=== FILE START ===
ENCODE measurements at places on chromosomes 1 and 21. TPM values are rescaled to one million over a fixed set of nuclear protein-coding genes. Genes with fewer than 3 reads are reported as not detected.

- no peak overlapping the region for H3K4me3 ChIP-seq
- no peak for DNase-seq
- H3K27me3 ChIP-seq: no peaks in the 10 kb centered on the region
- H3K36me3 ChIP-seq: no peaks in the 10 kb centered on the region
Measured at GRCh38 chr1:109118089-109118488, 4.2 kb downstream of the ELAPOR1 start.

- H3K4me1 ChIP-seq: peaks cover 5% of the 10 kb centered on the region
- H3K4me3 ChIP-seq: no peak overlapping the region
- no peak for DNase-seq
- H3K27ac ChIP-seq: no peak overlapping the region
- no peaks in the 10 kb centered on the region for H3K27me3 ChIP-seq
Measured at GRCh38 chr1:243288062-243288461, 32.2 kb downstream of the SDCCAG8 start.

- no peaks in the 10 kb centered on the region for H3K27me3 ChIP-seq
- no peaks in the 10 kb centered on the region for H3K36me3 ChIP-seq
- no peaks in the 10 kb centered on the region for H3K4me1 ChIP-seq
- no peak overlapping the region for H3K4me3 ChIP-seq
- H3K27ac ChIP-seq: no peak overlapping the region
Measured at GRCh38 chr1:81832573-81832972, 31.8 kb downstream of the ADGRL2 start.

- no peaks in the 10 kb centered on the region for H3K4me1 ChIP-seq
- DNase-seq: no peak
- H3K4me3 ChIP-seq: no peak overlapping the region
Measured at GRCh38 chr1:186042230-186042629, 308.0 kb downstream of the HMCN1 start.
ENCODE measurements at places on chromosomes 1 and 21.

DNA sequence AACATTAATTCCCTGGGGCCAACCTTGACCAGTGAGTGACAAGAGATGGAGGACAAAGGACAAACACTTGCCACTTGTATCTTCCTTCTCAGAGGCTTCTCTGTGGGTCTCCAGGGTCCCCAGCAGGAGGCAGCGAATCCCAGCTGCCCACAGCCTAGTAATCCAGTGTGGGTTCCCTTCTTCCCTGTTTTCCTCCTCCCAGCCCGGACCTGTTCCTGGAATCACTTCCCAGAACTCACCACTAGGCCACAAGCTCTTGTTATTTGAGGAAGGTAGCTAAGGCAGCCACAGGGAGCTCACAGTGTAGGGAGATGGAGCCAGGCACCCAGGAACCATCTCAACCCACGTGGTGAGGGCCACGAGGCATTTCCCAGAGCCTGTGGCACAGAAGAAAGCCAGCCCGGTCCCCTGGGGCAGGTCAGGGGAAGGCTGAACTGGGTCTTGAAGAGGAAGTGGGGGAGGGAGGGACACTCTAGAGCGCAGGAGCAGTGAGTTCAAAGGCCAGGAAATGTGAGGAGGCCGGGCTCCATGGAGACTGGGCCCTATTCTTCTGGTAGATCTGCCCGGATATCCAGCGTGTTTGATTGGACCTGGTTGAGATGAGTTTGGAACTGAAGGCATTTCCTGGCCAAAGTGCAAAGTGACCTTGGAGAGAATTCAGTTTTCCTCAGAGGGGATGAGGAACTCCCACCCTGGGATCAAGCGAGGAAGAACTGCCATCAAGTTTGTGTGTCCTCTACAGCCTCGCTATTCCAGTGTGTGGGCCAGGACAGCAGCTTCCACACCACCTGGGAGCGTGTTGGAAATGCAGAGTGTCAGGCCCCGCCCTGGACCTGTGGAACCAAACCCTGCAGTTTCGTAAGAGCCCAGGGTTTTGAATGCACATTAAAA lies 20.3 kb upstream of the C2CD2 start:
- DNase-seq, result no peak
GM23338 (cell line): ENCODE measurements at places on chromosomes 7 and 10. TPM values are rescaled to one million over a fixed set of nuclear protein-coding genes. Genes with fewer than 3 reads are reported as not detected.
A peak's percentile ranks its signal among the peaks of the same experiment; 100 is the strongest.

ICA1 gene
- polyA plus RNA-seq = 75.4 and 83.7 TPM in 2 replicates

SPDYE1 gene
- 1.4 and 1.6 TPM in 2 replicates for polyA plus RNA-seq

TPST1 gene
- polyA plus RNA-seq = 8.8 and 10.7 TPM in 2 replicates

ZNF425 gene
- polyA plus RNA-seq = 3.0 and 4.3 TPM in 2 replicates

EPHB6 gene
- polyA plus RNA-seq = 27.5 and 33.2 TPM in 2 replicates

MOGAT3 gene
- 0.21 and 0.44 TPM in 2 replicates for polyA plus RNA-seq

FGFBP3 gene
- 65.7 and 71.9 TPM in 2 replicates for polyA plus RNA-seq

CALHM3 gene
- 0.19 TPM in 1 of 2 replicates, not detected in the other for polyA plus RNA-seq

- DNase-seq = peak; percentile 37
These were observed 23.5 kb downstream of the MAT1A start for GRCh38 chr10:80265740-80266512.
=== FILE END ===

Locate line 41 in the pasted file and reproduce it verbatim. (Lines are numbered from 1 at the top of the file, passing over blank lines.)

- 65.7 and 71.9 TPM in 2 replicates for polyA plus RNA-seq